Here are some recollections I have from a Public Talk given recently by Gen-la Dekyong in Manchester. It was a very inspiring talk, full of down to earth and accessible wisdom. Breathtaking in its simplicity and it profundity. Very skilful, and it definitely put fuel into my spiritual tank!

She started by thanking everyone for coming and showing an interest in learing about Buddha’s teachings.

She spoke about how we normally are only half listening- walking while listening on an iPod or to a radio – only half concentrating. She said that as our body was here, it would be good for our mind to be here too because if we want to get real benefit from the talk, we need to be able to remember what she said. She also advised us to discuss what she said with each other on the way home and in that way try to piece together a complete record of her talk. She then led a brief black and white breathing meditation.

After that she spoke about her teacher, Geshe Kelsang Gyatso, and how he has one wish – to spread Buddha’s teachings across the world. He has written a book called Modern Buddhism for us to read, and he has made it available free of charge on digital devices. She made the point that the teachings are authentic and come from Buddha, but the presentation is modern and suitable for modern people who need clear information and logical reasoning.

She read a bit from page four where Geshe-la says ‘If everyone learns about compassion and wisdom, all our problems will be overcome – I guarantee it’.

She said that we all have the same wishes. We all wish to be happy all the time and free from suffering.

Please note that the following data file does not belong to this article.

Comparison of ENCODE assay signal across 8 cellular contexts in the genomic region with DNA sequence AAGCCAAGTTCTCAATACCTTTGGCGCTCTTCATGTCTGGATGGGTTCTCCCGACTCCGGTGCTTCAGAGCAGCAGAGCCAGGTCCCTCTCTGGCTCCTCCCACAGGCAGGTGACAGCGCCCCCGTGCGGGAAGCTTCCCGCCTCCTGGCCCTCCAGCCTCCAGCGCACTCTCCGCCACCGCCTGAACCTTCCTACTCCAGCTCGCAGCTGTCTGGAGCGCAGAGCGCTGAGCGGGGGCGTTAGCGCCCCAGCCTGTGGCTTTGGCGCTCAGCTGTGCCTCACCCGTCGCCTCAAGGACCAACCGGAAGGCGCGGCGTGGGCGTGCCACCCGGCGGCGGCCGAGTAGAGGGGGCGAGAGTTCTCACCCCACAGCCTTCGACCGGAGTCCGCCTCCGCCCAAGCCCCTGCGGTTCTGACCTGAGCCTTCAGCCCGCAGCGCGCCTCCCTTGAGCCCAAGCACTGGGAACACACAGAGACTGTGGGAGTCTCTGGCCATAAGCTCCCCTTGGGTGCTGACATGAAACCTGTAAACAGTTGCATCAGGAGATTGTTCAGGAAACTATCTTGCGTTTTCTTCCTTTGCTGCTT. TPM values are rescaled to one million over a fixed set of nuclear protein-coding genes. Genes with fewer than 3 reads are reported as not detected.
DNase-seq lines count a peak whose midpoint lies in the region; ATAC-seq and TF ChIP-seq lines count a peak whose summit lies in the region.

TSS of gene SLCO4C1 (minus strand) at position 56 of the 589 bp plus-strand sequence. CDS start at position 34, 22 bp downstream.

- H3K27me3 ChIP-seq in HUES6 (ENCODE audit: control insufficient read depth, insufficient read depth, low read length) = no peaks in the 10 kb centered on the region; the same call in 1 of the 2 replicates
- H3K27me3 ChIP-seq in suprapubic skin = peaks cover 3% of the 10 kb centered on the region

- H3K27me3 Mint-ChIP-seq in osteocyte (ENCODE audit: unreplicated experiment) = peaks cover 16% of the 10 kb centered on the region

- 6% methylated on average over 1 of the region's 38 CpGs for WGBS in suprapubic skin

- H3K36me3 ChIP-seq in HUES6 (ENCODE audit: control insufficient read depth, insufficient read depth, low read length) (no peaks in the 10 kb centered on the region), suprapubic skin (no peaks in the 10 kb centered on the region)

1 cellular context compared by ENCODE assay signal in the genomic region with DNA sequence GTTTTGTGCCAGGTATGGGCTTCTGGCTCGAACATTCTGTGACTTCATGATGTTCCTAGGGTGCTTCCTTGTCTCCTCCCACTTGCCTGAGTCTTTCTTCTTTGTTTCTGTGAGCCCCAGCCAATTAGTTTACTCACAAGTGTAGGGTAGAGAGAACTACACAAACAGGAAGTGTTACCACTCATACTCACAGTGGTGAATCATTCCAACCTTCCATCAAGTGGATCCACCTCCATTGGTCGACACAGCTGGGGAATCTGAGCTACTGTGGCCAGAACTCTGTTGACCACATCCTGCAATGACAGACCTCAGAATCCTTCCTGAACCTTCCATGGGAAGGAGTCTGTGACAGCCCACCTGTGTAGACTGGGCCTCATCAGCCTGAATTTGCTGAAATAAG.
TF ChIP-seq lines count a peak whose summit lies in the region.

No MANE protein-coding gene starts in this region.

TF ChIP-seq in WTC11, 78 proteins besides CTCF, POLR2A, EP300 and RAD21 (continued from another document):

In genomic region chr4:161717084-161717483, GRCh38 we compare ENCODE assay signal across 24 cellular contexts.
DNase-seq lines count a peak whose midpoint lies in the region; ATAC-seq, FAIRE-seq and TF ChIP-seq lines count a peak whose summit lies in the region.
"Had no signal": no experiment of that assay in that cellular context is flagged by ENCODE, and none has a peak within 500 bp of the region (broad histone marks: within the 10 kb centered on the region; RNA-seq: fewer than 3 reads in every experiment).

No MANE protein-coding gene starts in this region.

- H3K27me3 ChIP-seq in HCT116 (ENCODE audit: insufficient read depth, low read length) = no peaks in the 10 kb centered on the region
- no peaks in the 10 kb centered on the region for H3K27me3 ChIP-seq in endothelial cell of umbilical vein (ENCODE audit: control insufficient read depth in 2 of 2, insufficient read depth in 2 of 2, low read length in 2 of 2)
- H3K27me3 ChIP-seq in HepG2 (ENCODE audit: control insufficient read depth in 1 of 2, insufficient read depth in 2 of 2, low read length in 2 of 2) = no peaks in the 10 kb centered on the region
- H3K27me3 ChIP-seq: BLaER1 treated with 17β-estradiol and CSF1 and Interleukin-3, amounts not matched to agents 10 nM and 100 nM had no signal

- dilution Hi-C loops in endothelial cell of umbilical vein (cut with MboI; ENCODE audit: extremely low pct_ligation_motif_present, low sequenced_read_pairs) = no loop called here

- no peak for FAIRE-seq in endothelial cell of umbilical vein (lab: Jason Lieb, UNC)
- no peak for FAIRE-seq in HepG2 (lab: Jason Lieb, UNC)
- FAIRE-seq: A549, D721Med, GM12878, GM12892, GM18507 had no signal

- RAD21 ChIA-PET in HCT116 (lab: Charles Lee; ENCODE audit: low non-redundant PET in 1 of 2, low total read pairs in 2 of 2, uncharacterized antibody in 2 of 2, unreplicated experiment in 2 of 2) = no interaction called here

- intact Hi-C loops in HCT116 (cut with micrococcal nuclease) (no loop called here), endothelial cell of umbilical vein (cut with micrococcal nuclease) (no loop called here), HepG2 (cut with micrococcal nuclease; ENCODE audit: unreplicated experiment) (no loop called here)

She talked about a local shopping centre where people go. Why do they go there? To buy things. Why? Because they think buying things makes them happy. But when you look at the faces of the people in the mall, they are not happy faces. They are troubled. You would think that we would have realised by now that shopping does not make us happy. We are engaging in a fruitless search. We are searching but what we are looking for is not there. We are like a person who searches again and again in the same place for their glasses. They declare ‘They are not here’… and then start looking again! We would think this person had lost their marbles! But that is what we are doing. Searching for happiness again and again in the same places, being disappointed each time.

So what are we going to do. Well we have looked everywhere *external* for happiness – but we should actually be looking ‘in here’ (points to her heart). Happiness is an experience in here, and the causes of it are also in here – not out there.

We also have the wish to avoid suffering. We all know what suffering is, and even animals and insects know what it is. She said that when she puts her finger down in front of an ant, it turns around and runs the other way, because it recognises that there is danger and suffering ahead.

She said that we have a huge advantage over animals because although they have the wish to be happy and avoid suffering, they cannot understand the methods to achieve this wish – but we can. As humans we can understand Dharma and put it into practice. Animals cannot do this. Gen-la said that if we are not doing this, then our lives are basically animal lives. We should focus on doing what animals cannot do – focus on what make us human, which is the capacity to understand our predicament and practice the paths which lead us out of suffering.

She brought the talk to a close by wishing she had the opportunity to discuss these teachings in more detail with us on a one-to-one basis, and to answer all our questions. Then she made to point that there are local centres where these teaching are discussed by skilful and experienced teachers and that we should make the effort to find these centres and go there to ask questions and learn how to make our lives meaningful.

Once again she thanked us for coming and showing an interest in Buddhism, and led a short but very beautiful and extensive dedication towards the benefit of all living beings.